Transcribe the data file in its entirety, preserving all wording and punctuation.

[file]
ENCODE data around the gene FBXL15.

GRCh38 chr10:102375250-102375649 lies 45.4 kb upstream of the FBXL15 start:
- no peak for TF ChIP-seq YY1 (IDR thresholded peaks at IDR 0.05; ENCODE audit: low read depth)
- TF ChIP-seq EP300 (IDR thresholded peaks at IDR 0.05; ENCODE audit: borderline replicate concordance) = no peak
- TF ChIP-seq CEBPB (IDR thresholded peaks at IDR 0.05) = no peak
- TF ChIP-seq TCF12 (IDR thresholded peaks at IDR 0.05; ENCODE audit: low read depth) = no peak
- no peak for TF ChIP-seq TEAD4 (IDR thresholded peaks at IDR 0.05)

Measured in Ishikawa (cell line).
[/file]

ENCODE data around the gene FBXL15.

GRCh38 chr10:102375250-102375649 lies 45.4 kb upstream of the FBXL15 start:
- no peak for TF ChIP-seq YY1 (IDR thresholded peaks at IDR 0.05; ENCODE audit: low read depth)
- TF ChIP-seq EP300 (IDR thresholded peaks at IDR 0.05; ENCODE audit: borderline replicate concordance) = no peak
- TF ChIP-seq CEBPB (IDR thresholded peaks at IDR 0.05) = no peak
- TF ChIP-seq TCF12 (IDR thresholded peaks at IDR 0.05; ENCODE audit: low read depth) = no peak
- no peak for TF ChIP-seq TEAD4 (IDR thresholded peaks at IDR 0.05)

Measured in Ishikawa (cell line).